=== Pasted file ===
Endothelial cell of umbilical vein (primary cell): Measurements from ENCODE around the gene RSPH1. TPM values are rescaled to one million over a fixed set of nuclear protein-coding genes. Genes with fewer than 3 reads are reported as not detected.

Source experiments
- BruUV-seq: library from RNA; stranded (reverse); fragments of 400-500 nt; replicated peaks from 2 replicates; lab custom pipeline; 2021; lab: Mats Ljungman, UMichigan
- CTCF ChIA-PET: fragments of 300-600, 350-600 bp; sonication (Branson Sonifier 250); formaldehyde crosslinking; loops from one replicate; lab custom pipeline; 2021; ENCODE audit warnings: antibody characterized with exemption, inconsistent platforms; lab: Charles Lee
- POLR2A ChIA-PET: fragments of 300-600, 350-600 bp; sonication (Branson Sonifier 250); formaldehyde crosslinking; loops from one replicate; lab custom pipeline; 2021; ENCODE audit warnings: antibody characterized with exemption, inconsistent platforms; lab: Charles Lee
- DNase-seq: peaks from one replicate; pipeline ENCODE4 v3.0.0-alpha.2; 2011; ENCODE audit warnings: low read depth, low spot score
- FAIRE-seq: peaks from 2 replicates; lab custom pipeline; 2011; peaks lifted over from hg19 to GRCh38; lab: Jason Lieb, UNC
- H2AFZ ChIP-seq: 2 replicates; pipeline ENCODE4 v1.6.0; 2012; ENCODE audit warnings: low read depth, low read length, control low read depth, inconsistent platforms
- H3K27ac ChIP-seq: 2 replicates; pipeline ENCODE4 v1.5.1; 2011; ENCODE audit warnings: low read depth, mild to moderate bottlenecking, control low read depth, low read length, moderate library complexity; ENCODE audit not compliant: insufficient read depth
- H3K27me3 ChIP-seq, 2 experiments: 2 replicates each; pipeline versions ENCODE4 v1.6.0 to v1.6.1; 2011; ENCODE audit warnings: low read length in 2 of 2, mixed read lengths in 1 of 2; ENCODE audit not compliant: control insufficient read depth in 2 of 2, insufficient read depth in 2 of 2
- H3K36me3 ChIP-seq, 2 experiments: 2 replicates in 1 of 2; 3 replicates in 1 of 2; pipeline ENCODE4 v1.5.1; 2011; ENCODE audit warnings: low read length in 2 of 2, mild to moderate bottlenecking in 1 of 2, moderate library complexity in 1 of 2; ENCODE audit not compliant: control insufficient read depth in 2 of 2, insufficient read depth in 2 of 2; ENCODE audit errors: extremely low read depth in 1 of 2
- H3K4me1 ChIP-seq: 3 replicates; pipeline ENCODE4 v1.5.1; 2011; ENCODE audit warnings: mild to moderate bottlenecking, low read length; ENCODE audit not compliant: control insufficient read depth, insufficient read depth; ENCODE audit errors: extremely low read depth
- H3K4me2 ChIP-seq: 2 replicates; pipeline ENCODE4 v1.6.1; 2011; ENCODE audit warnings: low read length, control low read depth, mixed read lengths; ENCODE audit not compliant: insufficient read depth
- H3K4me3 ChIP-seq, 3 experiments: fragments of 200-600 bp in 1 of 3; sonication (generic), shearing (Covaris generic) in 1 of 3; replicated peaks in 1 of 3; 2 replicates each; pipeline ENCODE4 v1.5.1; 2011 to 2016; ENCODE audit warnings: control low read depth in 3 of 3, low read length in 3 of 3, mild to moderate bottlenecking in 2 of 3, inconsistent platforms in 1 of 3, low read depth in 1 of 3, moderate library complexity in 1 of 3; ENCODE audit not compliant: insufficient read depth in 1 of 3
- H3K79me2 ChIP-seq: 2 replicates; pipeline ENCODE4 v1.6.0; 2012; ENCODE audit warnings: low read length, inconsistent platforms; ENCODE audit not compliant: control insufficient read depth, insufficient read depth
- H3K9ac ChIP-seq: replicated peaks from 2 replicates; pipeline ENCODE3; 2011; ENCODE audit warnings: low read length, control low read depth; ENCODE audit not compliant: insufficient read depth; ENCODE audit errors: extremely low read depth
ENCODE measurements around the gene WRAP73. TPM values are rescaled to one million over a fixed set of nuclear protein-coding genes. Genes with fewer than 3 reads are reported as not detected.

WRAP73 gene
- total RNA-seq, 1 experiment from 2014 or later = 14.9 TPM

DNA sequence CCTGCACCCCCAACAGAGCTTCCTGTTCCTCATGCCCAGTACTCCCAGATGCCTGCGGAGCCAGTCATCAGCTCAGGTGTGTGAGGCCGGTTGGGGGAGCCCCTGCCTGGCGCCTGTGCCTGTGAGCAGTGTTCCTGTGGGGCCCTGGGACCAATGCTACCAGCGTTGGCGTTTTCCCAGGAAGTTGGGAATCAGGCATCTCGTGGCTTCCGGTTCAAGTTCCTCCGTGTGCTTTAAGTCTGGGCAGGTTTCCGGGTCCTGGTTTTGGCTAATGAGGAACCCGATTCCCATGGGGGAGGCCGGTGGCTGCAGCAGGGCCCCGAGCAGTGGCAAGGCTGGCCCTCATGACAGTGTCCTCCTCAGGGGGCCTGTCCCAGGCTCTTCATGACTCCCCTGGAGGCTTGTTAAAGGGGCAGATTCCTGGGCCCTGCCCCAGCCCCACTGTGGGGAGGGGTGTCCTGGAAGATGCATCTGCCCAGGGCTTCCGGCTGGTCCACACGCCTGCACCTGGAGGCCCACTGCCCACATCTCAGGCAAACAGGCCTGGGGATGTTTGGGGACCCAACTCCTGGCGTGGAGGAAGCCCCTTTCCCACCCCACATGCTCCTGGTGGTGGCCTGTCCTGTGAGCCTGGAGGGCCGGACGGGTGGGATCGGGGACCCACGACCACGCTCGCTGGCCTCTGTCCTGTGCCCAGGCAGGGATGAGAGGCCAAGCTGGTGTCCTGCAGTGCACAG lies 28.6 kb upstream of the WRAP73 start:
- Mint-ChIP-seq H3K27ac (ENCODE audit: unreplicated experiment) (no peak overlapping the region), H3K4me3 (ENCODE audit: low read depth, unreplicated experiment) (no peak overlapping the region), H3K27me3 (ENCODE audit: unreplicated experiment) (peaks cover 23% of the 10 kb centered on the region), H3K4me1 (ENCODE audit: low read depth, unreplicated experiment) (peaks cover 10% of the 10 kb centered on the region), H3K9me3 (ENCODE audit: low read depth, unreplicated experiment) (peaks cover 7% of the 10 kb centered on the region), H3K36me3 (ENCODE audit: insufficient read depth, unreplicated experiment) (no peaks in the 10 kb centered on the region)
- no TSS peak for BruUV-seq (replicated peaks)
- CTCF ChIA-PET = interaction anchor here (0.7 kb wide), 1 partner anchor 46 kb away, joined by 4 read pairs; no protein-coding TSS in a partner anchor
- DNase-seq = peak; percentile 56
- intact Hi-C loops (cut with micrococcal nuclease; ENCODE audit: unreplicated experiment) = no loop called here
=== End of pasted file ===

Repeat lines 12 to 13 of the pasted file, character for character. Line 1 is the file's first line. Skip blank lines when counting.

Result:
- H3K4me1 ChIP-seq: 3 replicates; pipeline ENCODE4 v1.5.1; 2011; ENCODE audit warnings: mild to moderate bottlenecking, low read length; ENCODE audit not compliant: control insufficient read depth, insufficient read depth; ENCODE audit errors: extremely low read depth
- H3K4me2 ChIP-seq: 2 replicates; pipeline ENCODE4 v1.6.1; 2011; ENCODE audit warnings: low read length, control low read depth, mixed read lengths; ENCODE audit not compliant: insufficient read depth